Ella Zhao was born in the city of Nanyang in the Henan province in Southern China. She was the youngest of five siblings, with two brothers and two sisters. The entire family situation was not adaptable to China’s one-child policy, which is still partly in force, with the option to pay the state to get permission to have more children. Ella’s parents couldn’t feed all their children, let alone afford social security numbers for them. And without a social security number, you cannot attend school or receive medical care and other public services.
Strokes of fortune
Ella was lucky. As a baby, she was adopted by a local farmer family who had only one son of their own, Wenkun Zhao. They had the DKK 2,000, or 270 Euros, to pay for a social security number for Ella. Ella grew up with her new brother and new parents, not knowing that she was adopted until later in her life.
Ella’s adoptive father died when she was only 11 years old. “He might have survived if we had been able to afford medical assistance,” Ella says. ”My brother, Wenkun, needed to start working to support our family when our father died.”
When Wenkun married, his wife wanted Ella to stop going to school and start working so that Ella, instead of Wenkun, could financially support their mother. Wenkun’s wife also thought it a waste to continue school. Ella’s mother, however, decided to move into another house with cheaper rent to allow the young Ella to continue her education. Concerned about Ella’s financial future and wanting the young girl to know all her options, Ella’s adoptive mother told Ella about her biological parents.
When Ella was 16 years old, her mother also died, leaving no more options for Ella to finish her education. Ella needed to find a job. As a last, desperate attempt, she contacted her biological parents. However, they refused her pleas for the money, food and accommodation she would need to stay in school.
Steps toward empowerment
Ella had little choice but to move to Jiangsu Kunshan, close to Shanghai in the northern part of China, where a huge, heartless factory area offered low-paying jobs for those in need. Ella got a job at an assembly line in a Chinese electronics factory, a bed in a dormitory together with her fellow workers, and one free meal a day. Her monthly pay was DKK 2,000, or 270 Euros, for eight hours of work per day, six days a week. Just enough to survive.
After five years in Jingsu Kunshan, Ella, now a young woman, moved to Shanghai. A metropolis counting 18 million inhabitants, a city of hope, and China’s commercial centre. A myriad of expensive high street stores and fancy hotels, and millions of cars and taxis on elevated highways intertwining the skyscrapers that feature breathtaking light shows every evening after dusk.
Here, Ella found a job in a pearl store in the middle of the city’s tourist mecca, Yuan Garden. Ella now earned DKK 2,500 or 335 Euros per month and learnt English from the store’s many foreign customers. In the evenings, she also studied English online.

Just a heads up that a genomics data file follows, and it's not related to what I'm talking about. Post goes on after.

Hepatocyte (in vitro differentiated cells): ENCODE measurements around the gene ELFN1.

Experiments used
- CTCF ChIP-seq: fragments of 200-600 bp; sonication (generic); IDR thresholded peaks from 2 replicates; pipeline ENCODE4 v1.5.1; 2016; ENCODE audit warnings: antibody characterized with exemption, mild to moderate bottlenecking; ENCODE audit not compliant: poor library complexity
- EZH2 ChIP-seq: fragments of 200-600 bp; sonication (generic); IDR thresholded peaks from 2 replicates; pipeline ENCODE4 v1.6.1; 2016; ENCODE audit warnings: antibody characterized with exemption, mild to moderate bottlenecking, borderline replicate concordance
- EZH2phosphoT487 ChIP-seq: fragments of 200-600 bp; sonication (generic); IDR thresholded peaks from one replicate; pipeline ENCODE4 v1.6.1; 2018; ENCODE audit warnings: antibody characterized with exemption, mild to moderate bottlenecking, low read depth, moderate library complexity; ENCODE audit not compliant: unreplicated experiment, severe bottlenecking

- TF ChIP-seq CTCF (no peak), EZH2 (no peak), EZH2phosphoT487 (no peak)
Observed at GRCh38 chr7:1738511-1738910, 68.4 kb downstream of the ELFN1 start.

Ella soon found a boyfriend and planned to get married. However, her boyfriend’s family did not find her good enough for their son. He was an educated programmer. Ella did not have an education.
One day, a woman from Denmark came into the pearl store where Ella worked. The woman was Annette Spanggaard, who had recently decided to found Pearl Stories. She was interested in seeing a pearl farm – and Ella willingly offered her assistance. Annette and Ella met at the enormous Shanghai train station and went pearl fishing. Having discovered a mutual interest, the two women continued getting together, with Ella happily helping Annette with all the pearl knowledge she had.
Ella eventually moved back to her home province and, shortly after, a young man named Jun invited Ella to dinner. Jun ran a tea store and had studied marketing at the local university. He and Ella fell in love, and Ella grew interested in his tea venture. Annette was able to repay Ella’s kindness by helping Ella get a tea education, allowing her to work in Jun’s shop. Ella and Jun got married and had a little daughter, Victoria. Today, they work together in Jun’s tea store – but for Ella, this is just a part of her incredible story.
From survival to dream fulfilment
Ella’s big dream has long been to sell a big European brand in China. Through her growing retail expertise and knowledge of pearls, Ella is now able to help Pearl Stories with the production of part of the collection.
One could say that Ella was dealt a nearly impossible hand. Yet her determination to overcome obstacles step by step, her willingness to give to others, her resourcefulness, and her focus on her big dream have guided her to a place she herself may never have quite imagined. It seems certain that the next time we meet Ella, her optimism and work ethic will have taken her to places we also can’t yet imagine.